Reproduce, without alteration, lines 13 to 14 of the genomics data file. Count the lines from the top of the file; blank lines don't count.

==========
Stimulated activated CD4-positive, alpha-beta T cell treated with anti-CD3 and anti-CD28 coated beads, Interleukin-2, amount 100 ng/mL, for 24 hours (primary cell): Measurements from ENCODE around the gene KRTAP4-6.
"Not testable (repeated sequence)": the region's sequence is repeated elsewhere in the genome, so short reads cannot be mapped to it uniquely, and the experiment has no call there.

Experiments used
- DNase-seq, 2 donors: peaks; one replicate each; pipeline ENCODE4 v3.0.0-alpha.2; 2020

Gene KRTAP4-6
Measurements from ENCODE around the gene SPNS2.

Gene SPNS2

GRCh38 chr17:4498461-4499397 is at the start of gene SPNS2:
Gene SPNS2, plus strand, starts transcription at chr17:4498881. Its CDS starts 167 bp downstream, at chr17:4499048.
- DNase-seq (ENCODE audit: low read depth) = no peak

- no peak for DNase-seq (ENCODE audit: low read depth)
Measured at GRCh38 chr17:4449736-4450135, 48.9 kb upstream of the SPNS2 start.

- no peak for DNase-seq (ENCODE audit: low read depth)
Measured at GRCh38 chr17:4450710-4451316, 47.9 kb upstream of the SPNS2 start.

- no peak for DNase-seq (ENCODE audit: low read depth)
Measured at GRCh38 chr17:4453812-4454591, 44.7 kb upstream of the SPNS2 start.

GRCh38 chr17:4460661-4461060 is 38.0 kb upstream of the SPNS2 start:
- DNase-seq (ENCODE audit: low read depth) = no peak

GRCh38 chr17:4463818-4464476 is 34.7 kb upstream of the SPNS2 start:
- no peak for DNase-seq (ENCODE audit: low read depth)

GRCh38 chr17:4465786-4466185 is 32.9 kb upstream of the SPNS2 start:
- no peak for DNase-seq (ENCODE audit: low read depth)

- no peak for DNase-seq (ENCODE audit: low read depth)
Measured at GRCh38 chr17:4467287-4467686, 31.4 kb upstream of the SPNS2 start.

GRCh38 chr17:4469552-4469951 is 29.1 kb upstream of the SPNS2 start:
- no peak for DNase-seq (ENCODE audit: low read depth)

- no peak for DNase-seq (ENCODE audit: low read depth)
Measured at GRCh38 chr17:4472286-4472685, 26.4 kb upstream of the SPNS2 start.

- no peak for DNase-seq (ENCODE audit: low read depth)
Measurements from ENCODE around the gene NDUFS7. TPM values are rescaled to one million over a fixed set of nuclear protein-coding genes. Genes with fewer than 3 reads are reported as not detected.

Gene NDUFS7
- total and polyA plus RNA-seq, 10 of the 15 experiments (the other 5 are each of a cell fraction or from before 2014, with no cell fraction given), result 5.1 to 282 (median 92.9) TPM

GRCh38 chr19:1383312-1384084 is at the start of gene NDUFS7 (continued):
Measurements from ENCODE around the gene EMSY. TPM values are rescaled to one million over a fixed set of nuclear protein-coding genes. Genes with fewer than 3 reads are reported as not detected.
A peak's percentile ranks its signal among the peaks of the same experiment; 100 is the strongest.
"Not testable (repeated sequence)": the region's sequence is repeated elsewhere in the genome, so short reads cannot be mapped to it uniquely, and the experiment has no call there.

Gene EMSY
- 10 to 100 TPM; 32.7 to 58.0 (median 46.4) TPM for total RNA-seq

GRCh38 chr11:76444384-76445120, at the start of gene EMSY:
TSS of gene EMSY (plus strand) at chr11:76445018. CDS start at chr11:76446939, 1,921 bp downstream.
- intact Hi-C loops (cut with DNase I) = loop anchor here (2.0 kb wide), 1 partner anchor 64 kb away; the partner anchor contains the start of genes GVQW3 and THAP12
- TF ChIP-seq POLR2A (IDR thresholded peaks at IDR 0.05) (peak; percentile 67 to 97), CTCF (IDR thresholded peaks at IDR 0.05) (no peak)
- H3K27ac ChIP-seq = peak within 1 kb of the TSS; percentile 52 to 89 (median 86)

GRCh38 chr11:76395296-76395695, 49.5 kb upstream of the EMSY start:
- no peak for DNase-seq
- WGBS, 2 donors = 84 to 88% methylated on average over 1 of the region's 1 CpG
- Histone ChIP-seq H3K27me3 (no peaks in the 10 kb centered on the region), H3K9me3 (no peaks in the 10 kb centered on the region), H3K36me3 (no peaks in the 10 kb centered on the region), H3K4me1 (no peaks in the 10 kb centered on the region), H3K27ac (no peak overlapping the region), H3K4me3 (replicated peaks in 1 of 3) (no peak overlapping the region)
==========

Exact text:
- no peak for DNase-seq (ENCODE audit: low read depth)
Measured at GRCh38 chr17:4450710-4451316, 47.9 kb upstream of the SPNS2 start.